int k = a * rowCount;
        double sum = 0.0;
        for (int j = a; j < b; j++)
        {
            for (int i = 0; i < rowCount; i++)
            {
                sum += xd[k]*Math.Log(pdd[j]*pwdd[k++]);
            }
        }
        parts.Add(sum);
    });
    return parts.Sum();
}
Marked as answer by cdrnet on 12/31/2013 at 1:45 AM
Sep 30, 2013 at 5:17 PM
Thank you very much for your answer. I've tested your solution and here is what I got:

Time taken for creating x: 75531 ms
Time taken for creating pwd: 80368 ms
Time taken for creating pd: 13 ms
Time taken for A: 105628 ms
Time taken for B: 164547 ms
Time taken for C: 1808 ms
Time taken for D: 1807 ms

C and D work awesome! Nevertheless it's confusing what's happening in A and B (not to mention about creating matrices...). Do you have any idea?

I work on Intel(R) Core(TM) i5-2500 CPU @ 3.30Ghz, 8GB RAM 1333Mhz, SSD disk. Application is in release mode, .NET Framework 4, VS 2012, Math.Net.Numerics 2.6.1 with MKL for Win64 1.3.0.
public partial class Form1 : Form
    {
        public Form1()
        {
            InitializeComponent();
            MathNet.Numerics.Control.LinearAlgebraProvider = new MathNet.Numerics.Algorithms.LinearAlgebra.Mkl.MklLinearAlgebraProvider();
        }

        private void button1_Click(object sender, EventArgs e)
        {
            Stopwatch sw;

            sw = Stopwatch.StartNew();
            var x = DenseMatrix.CreateRandom(20000, 1000, new ContinuousUniform(0, 1));
            sw.Stop();
            richTextBox1.AppendText("Time taken for creating x: " + sw.Elapsed.TotalMilliseconds + "ms" + Environment.NewLine);

            sw = Stopwatch.StartNew();
            var pwd = DenseMatrix.CreateRandom(20000, 1000, new ContinuousUniform(0, 1));
            sw.Stop();
            richTextBox1.AppendText("Time taken for creating pwd: " + sw.Elapsed.TotalMilliseconds + "ms" + Environment.NewLine);

            sw = Stopwatch.StartNew();
            var pd = DenseVector.CreateRandom(1000, new ContinuousUniform(0, 1));
            sw.Stop();
            richTextBox1.AppendText("Time taken for creating pd: " + sw.Elapsed.TotalMilliseconds + "ms" + Environment.NewLine);



            sw = Stopwatch.StartNew();
            var resA = A(x, pwd, pd);
            sw.Stop();
            richTextBox1.AppendText("Time taken for A: " + sw.Elapsed.TotalMilliseconds + "ms" + Environment.NewLine);

            sw = Stopwatch.StartNew();
            var resB = B(x, pwd, pd);
            richTextBox1.AppendText("Time taken for B: " + sw.Elapsed.TotalMilliseconds + "ms" + Environment.NewLine);

            sw = Stopwatch.StartNew();
            var resC = C(x, pwd, pd);
            richTextBox1.AppendText("Time taken for C: " + sw.Elapsed.TotalMilliseconds + "ms" + Environment.NewLine);

            sw = Stopwatch.StartNew();
            var resD = D(x, pwd, pd);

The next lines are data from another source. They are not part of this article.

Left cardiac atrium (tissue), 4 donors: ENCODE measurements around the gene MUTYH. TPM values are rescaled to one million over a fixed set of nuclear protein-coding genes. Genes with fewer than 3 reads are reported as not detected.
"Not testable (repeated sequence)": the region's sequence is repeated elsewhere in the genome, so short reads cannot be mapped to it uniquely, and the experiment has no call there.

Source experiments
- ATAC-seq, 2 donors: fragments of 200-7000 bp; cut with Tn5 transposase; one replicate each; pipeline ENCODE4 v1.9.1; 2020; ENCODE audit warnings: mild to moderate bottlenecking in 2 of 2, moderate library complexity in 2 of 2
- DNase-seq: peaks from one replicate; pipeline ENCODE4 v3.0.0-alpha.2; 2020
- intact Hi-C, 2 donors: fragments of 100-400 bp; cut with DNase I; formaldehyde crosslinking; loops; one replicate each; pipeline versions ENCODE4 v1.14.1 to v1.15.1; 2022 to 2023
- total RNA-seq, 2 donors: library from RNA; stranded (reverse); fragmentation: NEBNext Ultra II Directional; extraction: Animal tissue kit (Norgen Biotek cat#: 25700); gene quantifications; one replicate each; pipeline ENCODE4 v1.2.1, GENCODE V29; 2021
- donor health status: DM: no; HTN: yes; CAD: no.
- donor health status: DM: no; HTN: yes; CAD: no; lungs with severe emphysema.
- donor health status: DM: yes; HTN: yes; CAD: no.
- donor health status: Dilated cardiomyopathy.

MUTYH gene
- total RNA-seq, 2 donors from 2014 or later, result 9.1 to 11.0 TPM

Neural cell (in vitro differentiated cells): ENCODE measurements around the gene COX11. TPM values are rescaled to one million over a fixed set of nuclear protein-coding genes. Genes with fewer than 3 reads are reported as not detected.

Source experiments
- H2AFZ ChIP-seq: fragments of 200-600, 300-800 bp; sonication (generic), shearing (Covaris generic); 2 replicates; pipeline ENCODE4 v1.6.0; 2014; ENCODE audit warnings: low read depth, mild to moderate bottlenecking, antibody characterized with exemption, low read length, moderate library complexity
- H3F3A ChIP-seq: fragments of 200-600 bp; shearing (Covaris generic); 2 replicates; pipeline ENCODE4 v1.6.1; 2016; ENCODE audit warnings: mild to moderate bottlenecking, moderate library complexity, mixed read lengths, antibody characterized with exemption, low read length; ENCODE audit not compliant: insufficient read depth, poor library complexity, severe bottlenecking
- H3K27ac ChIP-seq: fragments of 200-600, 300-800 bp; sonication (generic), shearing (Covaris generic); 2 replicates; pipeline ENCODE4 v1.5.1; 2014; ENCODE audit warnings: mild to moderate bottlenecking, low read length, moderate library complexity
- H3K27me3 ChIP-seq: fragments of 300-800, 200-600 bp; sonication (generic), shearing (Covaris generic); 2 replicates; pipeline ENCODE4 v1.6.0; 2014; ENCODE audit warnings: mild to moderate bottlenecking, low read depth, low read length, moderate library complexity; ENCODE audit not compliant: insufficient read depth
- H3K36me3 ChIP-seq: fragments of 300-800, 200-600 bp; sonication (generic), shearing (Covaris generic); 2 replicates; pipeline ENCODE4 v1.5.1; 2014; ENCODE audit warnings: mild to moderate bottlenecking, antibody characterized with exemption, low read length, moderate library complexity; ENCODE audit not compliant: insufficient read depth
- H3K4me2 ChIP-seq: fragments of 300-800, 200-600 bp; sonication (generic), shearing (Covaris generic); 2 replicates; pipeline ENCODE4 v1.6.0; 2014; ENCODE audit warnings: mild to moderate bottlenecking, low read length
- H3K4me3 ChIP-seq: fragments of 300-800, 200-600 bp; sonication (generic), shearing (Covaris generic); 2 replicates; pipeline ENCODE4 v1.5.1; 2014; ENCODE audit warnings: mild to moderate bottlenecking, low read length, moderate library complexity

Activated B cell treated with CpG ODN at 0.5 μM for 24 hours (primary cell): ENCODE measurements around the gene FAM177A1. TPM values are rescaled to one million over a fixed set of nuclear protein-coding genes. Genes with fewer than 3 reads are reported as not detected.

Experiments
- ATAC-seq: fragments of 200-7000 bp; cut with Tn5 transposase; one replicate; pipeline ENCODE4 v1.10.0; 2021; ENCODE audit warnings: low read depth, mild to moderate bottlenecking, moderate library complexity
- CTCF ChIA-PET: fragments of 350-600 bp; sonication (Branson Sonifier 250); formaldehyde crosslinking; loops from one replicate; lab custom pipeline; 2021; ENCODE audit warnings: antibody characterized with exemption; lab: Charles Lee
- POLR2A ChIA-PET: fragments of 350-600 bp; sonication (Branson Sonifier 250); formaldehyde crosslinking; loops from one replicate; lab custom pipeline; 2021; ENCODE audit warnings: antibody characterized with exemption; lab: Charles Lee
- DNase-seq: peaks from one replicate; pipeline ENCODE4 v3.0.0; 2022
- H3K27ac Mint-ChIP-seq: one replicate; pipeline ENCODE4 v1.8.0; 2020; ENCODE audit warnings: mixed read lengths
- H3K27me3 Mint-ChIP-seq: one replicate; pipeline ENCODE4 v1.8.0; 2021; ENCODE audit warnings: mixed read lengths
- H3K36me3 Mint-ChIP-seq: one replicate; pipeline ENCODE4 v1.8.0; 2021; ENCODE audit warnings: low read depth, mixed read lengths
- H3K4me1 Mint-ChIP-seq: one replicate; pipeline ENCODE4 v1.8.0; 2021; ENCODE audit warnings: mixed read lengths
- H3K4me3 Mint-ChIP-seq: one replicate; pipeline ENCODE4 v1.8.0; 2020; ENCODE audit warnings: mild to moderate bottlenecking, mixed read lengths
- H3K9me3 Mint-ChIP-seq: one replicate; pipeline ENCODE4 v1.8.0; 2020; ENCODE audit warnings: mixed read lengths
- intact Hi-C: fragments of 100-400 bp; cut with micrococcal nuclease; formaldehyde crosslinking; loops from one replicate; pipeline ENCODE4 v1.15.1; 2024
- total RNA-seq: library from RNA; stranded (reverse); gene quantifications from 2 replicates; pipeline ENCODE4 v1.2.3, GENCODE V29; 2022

richTextBox1.AppendText("Time taken for D: " + sw.Elapsed.TotalMilliseconds + "ms" + Environment.NewLine);      
        }

        public double A(Matrix<double> x, Matrix<double> pwd, Vector<double> pd)
        {
            int rowCount = x.RowCount;
            int colCount = x.ColumnCount;
            var tLogL = new double[colCount];
            var xma = x.ToArray();
            Parallel.For(0, colCount, j =>
            {
                for (int i = 0; i < rowCount; i++)
                {
                    if (xma[i, j] != 0)
                    {
                        tLogL[j] += xma[i, j] * Math.Log(pd.At(j) * pwd.At(i, j));
                    }
                }
            });
            return tLogL.Sum();
        }

        public double B(Matrix<double> x, Matrix<double> pwd, Vector<double> pd)
        {
            int rowCount = x.RowCount;
            int colCount = x.ColumnCount;
            var tLogL = new double[colCount];
            Parallel.For(0, colCount, j =>
            {
                for (int i = 0; i < rowCount; i++)
                {
                    var xij = x.At(i, j);
                    if (xij != 0)
                    {
                        tLogL[j] += xij * Math.Log(pd.At(j) * pwd.At(i, j));
                    }
                }
            });
            return tLogL.Sum();
        }

        public double C(Matrix<double> x, Matrix<double> pwd, Vector<double> pd)
        {
            int rowCount = x.RowCount;
            int colCount = x.ColumnCount;
            var tLogL = new double[colCount];
            var xd = ((DenseColumnMajorMatrixStorage<double>)x.Storage).Data;
            var pwdd = ((DenseColumnMajorMatrixStorage<double>)pwd.Storage).Data;
            var pdd = ((DenseVectorStorage<double>)pd.Storage).Data;
            CommonParallel.For(0, colCount, 32, (a, b) =>
            {
                int index = a * rowCount;
                for (int j = a; j < b; j++)
                {
                    for (int i = 0; i < rowCount; i++)
                    {
                        int ij = index++;
                        var xij = xd[ij];
                        if (xij != 0)
                        {
                            tLogL[j] += xij * Math.Log(pdd[j] * pwdd[ij]);
                        }
                    }
                }
            });
            return tLogL.Sum();
        }

        public double D(Matrix<double> x, Matrix<double> pwd, Vector<double> pd)
        {
            int rowCount = x.RowCount;